The American Struggle reunites Lawrence’s revolutionary 30-panel series Struggle: From the History of the American People (1954–56) for the first time since 1958, and SAM will be its only West Coast venue. Works by Derrick Adams, Bethany Collins, and Hank Willis Thomas engage themes of democracy, justice, truth, and the politics of inclusion to show that the struggle for expansive representation in America continues.

This talk was originally offered as a free SAM member-exclusive event. Interested in learning more about the perks of membership? Find out more about all the benefits you get when you join SAM.

Free Ways to See Jacob Lawrence: The American Struggle

Jacob Lawrence: The American Struggle opens this Friday, March 5, and tickets to opening weekend are already sold out! But, don’t worry, future dates are available and released on a rolling basis, every week on Thursdays. Meanwhile, we all love the sound of free—find out how you can experience this revolutionary story as told by Jacob Lawrence and contemporary artists Derrick Adams, Bethany Collins, and Hank Willis Thomas for free.

  • Free community passes are available to any requesting individual, family, or group as passes are available. Passes are especially those for whom the cost of a ticket is prohibitive and groups who have been historically excluded from the museum space due to systematic oppression, including communities of color, immigrant and refugee communities, low income communities, queer communities, and the disability community.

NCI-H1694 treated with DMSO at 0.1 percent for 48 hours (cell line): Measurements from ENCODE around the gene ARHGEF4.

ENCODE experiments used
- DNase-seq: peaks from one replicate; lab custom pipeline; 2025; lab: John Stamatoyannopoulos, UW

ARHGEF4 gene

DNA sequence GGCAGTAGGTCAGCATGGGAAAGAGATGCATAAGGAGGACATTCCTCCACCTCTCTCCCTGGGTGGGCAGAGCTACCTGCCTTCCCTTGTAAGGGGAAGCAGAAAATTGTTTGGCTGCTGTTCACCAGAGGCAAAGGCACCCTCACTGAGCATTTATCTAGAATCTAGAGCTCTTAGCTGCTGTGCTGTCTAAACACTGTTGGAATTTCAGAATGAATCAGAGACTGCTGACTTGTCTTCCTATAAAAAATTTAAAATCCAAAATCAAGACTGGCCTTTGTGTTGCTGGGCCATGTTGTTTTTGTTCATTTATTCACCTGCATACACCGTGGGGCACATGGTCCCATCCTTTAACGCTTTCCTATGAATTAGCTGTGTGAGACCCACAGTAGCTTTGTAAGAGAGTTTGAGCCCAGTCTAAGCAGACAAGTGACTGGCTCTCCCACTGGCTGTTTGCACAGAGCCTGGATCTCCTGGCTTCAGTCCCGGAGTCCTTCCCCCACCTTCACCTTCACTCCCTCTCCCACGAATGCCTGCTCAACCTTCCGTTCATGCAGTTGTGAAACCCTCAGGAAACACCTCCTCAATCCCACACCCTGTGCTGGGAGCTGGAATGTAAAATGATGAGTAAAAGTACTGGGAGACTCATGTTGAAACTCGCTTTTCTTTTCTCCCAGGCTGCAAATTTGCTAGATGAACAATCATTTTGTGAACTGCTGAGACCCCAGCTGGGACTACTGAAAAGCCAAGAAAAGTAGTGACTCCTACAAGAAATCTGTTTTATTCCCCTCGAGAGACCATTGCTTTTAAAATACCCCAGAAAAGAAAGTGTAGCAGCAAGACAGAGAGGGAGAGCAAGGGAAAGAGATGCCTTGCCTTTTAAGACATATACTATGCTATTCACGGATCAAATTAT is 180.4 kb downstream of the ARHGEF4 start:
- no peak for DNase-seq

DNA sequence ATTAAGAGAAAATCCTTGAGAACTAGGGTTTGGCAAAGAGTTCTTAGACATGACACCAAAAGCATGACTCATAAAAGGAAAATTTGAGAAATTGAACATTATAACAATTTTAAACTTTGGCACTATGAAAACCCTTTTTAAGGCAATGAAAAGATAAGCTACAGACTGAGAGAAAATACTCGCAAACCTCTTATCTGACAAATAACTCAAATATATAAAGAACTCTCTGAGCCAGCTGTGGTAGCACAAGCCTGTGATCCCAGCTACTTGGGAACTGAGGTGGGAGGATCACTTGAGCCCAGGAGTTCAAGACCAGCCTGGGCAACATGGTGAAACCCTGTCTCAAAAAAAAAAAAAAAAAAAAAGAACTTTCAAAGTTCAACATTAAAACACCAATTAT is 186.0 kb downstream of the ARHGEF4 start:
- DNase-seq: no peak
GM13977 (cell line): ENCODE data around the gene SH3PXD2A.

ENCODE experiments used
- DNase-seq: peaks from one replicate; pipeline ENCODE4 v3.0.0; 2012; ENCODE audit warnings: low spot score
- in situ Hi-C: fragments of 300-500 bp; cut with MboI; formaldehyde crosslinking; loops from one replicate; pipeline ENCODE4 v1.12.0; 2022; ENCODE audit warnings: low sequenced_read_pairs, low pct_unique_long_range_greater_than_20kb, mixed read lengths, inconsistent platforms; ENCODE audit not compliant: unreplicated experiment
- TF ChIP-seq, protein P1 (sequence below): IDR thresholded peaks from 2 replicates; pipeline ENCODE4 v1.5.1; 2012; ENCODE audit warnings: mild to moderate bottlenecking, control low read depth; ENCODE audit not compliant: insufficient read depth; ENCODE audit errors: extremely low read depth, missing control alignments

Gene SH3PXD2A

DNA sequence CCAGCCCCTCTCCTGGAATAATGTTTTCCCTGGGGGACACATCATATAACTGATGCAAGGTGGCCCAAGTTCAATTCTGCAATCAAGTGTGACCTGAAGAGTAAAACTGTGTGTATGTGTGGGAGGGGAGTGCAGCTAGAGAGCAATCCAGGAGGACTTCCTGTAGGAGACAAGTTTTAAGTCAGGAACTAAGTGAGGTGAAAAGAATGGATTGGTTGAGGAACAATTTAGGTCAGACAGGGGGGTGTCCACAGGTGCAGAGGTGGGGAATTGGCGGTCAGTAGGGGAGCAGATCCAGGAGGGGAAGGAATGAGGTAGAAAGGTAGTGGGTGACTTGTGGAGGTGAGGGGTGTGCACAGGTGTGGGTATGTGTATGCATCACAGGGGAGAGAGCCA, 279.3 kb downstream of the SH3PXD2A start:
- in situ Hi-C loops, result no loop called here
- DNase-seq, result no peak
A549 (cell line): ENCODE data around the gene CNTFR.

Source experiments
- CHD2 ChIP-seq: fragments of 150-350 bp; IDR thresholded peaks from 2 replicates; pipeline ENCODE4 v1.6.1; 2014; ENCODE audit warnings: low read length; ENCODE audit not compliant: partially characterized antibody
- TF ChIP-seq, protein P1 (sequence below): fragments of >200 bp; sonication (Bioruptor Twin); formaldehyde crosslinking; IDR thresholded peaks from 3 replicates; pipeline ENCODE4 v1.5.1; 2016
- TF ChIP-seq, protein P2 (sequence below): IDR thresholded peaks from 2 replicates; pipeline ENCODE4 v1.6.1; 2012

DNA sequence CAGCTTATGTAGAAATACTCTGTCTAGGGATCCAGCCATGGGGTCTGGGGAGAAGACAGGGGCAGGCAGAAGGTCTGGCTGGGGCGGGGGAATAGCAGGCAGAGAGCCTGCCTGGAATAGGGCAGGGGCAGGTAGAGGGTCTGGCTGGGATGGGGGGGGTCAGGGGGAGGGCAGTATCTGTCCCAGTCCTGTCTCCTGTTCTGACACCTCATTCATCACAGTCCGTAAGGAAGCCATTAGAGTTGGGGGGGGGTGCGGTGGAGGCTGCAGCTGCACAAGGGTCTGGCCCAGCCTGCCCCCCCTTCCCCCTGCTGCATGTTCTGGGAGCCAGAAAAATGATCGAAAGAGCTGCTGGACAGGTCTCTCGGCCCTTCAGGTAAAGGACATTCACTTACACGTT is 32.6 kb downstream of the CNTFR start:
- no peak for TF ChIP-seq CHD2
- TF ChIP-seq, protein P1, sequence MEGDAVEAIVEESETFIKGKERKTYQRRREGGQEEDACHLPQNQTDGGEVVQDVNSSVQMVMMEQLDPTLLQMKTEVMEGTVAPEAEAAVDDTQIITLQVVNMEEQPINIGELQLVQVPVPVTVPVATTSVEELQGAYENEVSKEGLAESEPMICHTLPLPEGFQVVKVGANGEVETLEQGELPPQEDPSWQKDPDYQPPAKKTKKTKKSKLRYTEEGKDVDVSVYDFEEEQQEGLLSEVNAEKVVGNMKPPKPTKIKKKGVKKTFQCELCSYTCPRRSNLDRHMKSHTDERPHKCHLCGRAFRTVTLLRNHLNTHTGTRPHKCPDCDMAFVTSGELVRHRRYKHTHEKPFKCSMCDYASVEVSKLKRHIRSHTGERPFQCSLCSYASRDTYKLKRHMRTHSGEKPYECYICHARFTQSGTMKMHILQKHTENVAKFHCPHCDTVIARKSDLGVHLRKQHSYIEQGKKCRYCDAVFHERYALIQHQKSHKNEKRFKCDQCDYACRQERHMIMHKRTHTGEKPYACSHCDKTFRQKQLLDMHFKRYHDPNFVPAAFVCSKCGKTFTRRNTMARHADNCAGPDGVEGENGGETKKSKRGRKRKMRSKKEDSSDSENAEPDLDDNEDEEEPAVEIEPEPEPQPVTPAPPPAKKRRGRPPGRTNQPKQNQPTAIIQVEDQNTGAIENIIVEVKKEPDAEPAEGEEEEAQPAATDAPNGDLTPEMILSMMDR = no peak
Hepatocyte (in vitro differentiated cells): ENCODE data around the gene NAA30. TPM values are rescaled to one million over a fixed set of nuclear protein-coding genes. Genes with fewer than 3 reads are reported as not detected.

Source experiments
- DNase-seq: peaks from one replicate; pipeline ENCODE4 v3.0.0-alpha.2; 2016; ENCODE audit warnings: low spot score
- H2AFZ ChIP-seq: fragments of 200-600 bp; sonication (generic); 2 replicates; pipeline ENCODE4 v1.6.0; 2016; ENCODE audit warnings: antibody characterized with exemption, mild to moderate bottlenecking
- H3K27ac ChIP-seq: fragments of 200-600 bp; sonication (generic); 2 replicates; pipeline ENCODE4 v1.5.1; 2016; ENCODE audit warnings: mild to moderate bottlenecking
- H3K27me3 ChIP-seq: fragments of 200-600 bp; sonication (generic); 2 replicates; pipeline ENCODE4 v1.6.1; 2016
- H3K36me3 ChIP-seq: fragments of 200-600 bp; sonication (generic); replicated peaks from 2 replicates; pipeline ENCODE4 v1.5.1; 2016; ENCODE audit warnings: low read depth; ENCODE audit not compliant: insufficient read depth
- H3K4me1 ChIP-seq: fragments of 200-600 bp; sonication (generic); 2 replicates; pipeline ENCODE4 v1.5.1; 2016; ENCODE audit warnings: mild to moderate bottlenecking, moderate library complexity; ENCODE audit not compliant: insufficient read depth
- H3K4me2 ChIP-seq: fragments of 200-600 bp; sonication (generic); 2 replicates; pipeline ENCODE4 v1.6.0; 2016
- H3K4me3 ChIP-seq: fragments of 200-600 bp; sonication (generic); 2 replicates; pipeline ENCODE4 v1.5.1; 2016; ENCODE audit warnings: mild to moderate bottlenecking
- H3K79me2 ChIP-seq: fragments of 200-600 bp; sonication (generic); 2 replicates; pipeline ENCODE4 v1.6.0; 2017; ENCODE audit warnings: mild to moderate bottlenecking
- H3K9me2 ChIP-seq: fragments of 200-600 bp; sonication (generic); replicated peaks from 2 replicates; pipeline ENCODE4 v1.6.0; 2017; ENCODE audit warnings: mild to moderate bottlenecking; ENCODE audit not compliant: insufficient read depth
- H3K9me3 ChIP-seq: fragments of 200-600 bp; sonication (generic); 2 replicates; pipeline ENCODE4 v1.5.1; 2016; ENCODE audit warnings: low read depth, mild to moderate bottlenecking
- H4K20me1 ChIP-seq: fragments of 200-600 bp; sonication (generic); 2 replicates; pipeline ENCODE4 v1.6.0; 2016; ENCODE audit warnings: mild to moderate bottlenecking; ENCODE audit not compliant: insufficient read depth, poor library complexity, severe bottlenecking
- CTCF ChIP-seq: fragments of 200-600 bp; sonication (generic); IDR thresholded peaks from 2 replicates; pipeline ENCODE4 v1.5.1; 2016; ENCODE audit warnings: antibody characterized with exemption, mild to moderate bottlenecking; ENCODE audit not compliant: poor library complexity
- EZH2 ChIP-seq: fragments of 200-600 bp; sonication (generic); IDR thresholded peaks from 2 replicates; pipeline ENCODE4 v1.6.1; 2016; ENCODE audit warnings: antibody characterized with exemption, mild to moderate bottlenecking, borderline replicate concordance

• First Thursdays are back and better than ever starting April 1 (no foolin’)! Previously, admission to special exhibitions wasn’t included as part of Free First Thursday but now the entire museum, including The American Struggle, is free on the first Thursday of every month.
  • First Friday: With this reopening, we’ve also expanded benefits on First Fridays. Now, admission to The American Struggle is free for anyone 65 years and older and $7.99 for everyone else!
  • UW Art Students, fill out our customer service form to request free tickets.
  • Members of City of Seattle’s Gold and FLASH card program can get free tickets for caregivers by filling out our customer service form.
  • SAM members and children (14 & under) are free.

SAM is for everyone and we’re here to make sure anyone can see the art they love! Don’t forget, entry to SAM’s permanent collections is always suggested admission! You can experience our global collection year-round and pay what you want by calling our customer service center. At this time, capacity at the museum is limited and everyone must get tickets in advance of their visit. We can’t wait to see you at the museum again.